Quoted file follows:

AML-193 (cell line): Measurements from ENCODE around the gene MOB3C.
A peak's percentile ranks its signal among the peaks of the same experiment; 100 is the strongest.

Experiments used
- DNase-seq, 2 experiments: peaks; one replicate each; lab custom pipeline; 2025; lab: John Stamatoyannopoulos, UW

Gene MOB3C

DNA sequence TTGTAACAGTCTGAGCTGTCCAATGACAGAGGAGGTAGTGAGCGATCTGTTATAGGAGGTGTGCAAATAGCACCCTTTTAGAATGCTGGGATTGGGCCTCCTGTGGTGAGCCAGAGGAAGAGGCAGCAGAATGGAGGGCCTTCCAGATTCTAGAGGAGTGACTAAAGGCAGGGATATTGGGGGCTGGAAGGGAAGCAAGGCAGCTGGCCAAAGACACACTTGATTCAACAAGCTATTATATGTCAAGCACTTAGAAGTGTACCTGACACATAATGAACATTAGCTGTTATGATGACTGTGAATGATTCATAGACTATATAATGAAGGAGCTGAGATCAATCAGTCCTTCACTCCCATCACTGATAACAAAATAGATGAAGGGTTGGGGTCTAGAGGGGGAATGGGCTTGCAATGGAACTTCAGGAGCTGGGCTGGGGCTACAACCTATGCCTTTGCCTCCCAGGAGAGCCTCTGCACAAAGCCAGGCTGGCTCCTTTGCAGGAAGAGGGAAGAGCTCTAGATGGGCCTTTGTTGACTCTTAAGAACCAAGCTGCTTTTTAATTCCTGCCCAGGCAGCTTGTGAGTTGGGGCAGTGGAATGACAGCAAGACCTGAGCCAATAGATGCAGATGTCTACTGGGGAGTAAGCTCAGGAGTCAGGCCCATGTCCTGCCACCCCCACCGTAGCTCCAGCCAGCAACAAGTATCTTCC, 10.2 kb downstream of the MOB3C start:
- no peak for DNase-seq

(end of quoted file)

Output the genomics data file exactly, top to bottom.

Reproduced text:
AML-193 (cell line): Measurements from ENCODE around the gene MOB3C.
A peak's percentile ranks its signal among the peaks of the same experiment; 100 is the strongest.

Experiments used
- DNase-seq, 2 experiments: peaks; one replicate each; lab custom pipeline; 2025; lab: John Stamatoyannopoulos, UW

Gene MOB3C

DNA sequence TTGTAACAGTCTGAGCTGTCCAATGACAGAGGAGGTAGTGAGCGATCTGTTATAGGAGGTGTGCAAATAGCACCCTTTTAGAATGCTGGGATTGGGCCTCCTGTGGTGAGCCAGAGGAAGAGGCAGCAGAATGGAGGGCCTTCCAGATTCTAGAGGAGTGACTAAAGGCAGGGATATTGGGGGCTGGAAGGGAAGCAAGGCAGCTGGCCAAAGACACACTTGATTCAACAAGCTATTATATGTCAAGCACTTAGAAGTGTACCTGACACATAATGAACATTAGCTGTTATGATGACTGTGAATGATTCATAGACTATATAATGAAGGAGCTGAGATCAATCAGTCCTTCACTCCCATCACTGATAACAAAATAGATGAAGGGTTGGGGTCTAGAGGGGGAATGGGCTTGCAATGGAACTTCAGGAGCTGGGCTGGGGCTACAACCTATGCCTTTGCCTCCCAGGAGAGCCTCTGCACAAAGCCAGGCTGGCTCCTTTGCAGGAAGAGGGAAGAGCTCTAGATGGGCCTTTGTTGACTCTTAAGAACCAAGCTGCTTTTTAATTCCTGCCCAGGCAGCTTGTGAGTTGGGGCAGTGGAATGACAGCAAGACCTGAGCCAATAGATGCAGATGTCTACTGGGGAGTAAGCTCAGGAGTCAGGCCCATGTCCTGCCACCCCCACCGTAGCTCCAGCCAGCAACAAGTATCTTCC, 10.2 kb downstream of the MOB3C start:
- no peak for DNase-seq